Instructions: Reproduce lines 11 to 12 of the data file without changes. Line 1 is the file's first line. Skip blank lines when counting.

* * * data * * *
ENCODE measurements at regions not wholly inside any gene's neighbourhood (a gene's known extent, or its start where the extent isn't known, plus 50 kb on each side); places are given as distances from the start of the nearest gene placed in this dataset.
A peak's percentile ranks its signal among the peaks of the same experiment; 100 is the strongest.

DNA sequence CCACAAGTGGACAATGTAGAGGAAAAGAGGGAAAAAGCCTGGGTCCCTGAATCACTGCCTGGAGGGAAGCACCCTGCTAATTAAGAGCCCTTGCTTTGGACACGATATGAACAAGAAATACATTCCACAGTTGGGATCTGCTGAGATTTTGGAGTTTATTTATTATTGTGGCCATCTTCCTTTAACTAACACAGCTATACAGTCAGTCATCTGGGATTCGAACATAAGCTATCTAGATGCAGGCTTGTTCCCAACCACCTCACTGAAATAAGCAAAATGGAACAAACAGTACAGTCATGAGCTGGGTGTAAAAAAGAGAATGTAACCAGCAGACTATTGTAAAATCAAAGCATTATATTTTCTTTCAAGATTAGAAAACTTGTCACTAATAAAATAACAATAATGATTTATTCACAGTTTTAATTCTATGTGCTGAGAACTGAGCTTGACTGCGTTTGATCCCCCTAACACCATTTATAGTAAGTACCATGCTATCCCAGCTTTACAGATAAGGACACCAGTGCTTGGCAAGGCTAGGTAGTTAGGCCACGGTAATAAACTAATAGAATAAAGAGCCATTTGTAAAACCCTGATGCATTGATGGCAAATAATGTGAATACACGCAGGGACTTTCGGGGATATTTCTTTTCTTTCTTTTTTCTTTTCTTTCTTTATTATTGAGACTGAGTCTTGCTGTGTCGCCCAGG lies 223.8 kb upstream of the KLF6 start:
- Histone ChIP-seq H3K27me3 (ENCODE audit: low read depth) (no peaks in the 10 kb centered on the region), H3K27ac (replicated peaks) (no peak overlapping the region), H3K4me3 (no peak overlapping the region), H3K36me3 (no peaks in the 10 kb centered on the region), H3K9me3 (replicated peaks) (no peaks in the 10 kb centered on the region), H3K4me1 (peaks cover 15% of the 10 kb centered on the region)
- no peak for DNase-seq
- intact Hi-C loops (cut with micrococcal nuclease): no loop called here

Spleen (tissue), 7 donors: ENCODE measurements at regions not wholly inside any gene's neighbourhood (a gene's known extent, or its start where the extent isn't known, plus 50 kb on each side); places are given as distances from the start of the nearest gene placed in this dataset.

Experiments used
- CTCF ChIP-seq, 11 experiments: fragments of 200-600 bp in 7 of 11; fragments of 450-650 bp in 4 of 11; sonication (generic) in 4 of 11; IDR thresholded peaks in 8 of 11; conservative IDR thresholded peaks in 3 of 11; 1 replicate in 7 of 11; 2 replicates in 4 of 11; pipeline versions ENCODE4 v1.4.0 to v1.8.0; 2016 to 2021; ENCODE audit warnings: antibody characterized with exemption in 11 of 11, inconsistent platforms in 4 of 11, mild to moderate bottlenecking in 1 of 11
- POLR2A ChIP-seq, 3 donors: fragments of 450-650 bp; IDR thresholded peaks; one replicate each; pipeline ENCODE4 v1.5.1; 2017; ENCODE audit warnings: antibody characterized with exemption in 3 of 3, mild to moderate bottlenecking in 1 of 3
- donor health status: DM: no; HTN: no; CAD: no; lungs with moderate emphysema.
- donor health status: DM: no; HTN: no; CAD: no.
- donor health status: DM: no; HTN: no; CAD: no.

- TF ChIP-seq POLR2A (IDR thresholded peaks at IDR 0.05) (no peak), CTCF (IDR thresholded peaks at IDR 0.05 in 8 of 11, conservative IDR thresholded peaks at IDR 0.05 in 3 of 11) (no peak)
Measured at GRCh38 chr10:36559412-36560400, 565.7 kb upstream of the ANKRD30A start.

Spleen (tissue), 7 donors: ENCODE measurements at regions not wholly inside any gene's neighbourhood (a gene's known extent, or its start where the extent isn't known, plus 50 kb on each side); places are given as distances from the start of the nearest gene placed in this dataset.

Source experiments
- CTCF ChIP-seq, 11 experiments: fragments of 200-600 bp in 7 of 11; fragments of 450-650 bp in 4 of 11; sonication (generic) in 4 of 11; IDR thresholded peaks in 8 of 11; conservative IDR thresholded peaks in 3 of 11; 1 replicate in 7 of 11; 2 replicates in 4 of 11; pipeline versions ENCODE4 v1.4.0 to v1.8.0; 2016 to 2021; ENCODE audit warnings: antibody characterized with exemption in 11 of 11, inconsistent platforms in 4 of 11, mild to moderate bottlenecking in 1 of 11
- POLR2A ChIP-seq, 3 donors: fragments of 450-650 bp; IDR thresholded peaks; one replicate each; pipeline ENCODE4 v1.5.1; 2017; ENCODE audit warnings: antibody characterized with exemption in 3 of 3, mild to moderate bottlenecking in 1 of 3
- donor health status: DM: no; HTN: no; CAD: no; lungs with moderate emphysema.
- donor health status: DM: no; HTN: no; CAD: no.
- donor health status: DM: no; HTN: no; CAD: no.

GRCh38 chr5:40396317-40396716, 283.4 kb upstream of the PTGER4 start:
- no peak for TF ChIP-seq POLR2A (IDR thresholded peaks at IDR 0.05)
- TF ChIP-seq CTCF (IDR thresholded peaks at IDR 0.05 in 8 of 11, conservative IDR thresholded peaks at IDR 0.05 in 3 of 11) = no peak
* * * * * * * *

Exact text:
- donor health status: DM: no; HTN: no; CAD: no; lungs with moderate emphysema.
- donor health status: DM: no; HTN: no; CAD: no.